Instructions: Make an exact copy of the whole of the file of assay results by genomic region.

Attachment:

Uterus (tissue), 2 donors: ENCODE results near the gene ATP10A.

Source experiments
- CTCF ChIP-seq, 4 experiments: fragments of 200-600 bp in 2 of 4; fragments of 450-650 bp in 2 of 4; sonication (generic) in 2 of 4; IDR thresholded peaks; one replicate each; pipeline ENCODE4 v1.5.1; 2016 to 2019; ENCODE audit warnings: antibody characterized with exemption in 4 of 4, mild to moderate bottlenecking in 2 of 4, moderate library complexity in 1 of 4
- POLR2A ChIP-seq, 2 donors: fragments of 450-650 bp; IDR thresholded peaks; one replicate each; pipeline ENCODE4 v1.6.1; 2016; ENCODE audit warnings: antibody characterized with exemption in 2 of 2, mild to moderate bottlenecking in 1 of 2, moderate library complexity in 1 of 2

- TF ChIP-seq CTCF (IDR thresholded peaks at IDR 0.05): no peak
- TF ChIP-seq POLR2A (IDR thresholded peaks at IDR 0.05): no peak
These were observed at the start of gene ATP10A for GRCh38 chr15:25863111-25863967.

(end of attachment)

Uterus (tissue), 2 donors: ENCODE results near the gene ATP10A.

Source experiments
- CTCF ChIP-seq, 4 experiments: fragments of 200-600 bp in 2 of 4; fragments of 450-650 bp in 2 of 4; sonication (generic) in 2 of 4; IDR thresholded peaks; one replicate each; pipeline ENCODE4 v1.5.1; 2016 to 2019; ENCODE audit warnings: antibody characterized with exemption in 4 of 4, mild to moderate bottlenecking in 2 of 4, moderate library complexity in 1 of 4
- POLR2A ChIP-seq, 2 donors: fragments of 450-650 bp; IDR thresholded peaks; one replicate each; pipeline ENCODE4 v1.6.1; 2016; ENCODE audit warnings: antibody characterized with exemption in 2 of 2, mild to moderate bottlenecking in 1 of 2, moderate library complexity in 1 of 2

- TF ChIP-seq CTCF (IDR thresholded peaks at IDR 0.05): no peak
- TF ChIP-seq POLR2A (IDR thresholded peaks at IDR 0.05): no peak
These were observed at the start of gene ATP10A for GRCh38 chr15:25863111-25863967.